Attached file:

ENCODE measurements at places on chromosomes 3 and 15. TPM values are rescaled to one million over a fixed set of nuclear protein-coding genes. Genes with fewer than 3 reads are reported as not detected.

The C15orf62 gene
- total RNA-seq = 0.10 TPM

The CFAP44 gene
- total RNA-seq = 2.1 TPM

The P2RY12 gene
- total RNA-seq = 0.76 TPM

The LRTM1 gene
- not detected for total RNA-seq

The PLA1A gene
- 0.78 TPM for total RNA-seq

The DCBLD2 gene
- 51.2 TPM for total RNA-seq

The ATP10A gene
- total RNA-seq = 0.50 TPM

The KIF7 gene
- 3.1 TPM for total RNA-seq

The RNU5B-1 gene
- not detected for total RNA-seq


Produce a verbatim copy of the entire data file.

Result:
ENCODE measurements at places on chromosomes 3 and 15. TPM values are rescaled to one million over a fixed set of nuclear protein-coding genes. Genes with fewer than 3 reads are reported as not detected.

The C15orf62 gene
- total RNA-seq = 0.10 TPM

The CFAP44 gene
- total RNA-seq = 2.1 TPM

The P2RY12 gene
- total RNA-seq = 0.76 TPM

The LRTM1 gene
- not detected for total RNA-seq

The PLA1A gene
- 0.78 TPM for total RNA-seq

The DCBLD2 gene
- 51.2 TPM for total RNA-seq

The ATP10A gene
- total RNA-seq = 0.50 TPM

The KIF7 gene
- 3.1 TPM for total RNA-seq

The RNU5B-1 gene
- not detected for total RNA-seq